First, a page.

But again statistics were not the whole story. From the time it was built in 1924 up to June 14, 1957, an estimated 2,735 regular season, playoff and Junior World Series games had been played at Offermann (flee Bison) Stadium, not to mention numerous semi-pro, amateur, Negro League and exhibition games. Assuming a conservative 75 at-bats per game (counting International League-related games only), 205,125 batters had come to the plate and looked at the massive 40-foot scoreboard slightly to the right of dead center-field. No one, including non-league players, had been able to clear it. Bob Thurman of the Newark Bears came closest in 1949 when he hit, but did not clear, the advertising sign on top of the board.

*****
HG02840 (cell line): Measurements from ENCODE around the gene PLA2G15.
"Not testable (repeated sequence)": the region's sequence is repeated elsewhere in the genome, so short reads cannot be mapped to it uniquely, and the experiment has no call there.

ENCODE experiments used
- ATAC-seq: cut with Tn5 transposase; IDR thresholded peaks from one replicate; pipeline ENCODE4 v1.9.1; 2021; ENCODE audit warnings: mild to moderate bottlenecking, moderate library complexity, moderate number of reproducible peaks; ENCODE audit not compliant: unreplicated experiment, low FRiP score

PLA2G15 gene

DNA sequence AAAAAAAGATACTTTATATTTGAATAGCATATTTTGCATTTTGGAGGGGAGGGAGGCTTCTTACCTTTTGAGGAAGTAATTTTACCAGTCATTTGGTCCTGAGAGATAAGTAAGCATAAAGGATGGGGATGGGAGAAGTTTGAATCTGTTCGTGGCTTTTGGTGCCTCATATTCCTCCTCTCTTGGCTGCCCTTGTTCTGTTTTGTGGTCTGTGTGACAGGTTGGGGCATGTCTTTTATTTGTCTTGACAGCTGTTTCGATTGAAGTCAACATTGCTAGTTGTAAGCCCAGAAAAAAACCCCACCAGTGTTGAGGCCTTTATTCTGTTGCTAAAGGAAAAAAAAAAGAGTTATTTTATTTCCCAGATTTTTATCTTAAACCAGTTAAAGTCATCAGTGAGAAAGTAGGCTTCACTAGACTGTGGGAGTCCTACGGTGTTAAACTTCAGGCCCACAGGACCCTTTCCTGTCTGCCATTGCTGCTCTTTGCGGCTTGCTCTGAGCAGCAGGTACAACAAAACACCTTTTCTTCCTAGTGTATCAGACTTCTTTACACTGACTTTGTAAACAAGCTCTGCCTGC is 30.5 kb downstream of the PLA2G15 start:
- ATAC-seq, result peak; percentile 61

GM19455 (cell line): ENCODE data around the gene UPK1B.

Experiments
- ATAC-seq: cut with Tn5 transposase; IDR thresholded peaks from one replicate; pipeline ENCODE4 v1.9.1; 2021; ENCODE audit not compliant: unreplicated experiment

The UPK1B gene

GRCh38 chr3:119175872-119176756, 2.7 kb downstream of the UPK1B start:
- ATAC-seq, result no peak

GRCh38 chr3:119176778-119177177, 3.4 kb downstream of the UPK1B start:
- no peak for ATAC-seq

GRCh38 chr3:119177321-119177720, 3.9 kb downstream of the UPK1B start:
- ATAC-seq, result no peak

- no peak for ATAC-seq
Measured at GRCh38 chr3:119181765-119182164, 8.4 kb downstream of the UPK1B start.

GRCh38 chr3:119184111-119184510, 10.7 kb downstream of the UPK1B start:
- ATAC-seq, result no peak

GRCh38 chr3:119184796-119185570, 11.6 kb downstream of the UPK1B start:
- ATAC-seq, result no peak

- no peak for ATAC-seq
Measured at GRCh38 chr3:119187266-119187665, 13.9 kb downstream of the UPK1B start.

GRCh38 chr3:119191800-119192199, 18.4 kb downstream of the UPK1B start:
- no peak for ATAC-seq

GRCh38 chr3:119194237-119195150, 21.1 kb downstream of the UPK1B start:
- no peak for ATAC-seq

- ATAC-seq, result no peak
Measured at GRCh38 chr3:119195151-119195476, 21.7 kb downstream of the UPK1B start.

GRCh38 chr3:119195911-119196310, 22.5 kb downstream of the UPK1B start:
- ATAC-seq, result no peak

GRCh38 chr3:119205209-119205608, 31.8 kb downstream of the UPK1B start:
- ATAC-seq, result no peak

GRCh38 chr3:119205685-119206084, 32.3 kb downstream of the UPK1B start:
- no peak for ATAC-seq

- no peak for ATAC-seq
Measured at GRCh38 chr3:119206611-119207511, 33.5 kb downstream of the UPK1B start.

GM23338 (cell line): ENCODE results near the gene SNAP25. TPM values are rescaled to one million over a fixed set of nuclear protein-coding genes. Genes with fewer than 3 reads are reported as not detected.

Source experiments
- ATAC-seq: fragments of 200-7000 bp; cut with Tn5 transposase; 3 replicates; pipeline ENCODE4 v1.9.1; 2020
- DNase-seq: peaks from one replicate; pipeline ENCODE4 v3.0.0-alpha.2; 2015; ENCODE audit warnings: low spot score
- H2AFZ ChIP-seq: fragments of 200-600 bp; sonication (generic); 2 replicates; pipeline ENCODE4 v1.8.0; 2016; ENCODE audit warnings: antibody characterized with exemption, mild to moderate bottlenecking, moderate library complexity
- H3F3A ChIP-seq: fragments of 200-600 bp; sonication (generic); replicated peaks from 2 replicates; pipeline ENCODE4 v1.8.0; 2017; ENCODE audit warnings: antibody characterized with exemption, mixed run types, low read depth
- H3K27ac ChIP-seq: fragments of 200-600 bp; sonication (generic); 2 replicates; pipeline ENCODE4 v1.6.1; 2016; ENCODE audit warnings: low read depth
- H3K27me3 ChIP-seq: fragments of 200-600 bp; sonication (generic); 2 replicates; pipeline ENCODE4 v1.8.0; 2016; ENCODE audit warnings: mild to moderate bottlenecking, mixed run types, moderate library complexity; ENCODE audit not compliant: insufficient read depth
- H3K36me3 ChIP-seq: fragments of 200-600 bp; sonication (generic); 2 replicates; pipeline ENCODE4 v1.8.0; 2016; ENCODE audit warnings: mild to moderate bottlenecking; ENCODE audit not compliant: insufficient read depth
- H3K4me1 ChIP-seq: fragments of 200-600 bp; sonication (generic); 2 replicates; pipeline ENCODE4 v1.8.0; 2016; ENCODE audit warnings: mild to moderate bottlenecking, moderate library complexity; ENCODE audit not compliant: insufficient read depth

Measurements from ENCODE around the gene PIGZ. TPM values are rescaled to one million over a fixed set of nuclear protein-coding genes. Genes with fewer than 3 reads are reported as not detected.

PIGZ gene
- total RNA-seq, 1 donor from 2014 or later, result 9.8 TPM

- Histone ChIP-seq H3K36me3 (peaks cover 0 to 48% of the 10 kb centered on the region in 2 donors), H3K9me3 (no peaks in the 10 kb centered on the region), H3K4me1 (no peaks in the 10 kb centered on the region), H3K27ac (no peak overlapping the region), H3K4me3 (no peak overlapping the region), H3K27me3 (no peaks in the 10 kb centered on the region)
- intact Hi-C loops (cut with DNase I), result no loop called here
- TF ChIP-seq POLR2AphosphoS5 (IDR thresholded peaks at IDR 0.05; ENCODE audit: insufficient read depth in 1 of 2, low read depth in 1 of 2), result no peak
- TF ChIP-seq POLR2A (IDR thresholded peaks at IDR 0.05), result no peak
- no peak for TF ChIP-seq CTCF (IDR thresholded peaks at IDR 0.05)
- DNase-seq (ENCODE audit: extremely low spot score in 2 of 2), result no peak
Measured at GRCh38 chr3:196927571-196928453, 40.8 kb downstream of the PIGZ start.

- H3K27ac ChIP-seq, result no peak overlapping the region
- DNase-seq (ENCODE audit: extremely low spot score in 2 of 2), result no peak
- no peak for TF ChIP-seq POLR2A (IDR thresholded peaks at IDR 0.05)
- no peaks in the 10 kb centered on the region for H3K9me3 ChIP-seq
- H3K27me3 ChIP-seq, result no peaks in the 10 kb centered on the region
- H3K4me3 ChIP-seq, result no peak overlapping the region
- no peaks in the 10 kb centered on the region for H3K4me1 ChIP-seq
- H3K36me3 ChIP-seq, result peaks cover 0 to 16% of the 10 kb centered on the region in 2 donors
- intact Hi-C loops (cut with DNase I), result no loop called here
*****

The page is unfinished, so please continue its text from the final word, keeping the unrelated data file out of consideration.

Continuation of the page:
In the second game of a doubleheader on the warm, hazy evening of June 14, 1957, Luke Easter did the impossible. Lefthander Bob Kuzava of the Columbus Jets delivered a knee-high fast ball over the outside of the plate – “A perfect pitch,” Kuzava said later. Luke’s timing was perfect, and he met the ball with all the strength of his six-foot, four-inch, 230-pound frame, sending it soaring to deep center field. As the ball cleared the barrier, there was a second of stunned silence, followed by the loudest and longest ovation anyone could recall in that old ball park. Plate umpire Ed Sudol and Bison skipper Phil Cavarretta agreed they had never seen a ball hit harder. Said Luke, prophetically, “If my legs hold out, I’ll do it again. Besides, the one last year against Havana was harder hit.”
“The Home Run” was the talk of the town for days. How long was it? The figures were fed into a computer at one of the local utility companies. “Workhorse,” as this early IBM monster was called, declared that the “hang time” of the drive had been five seconds before it hit the roof of a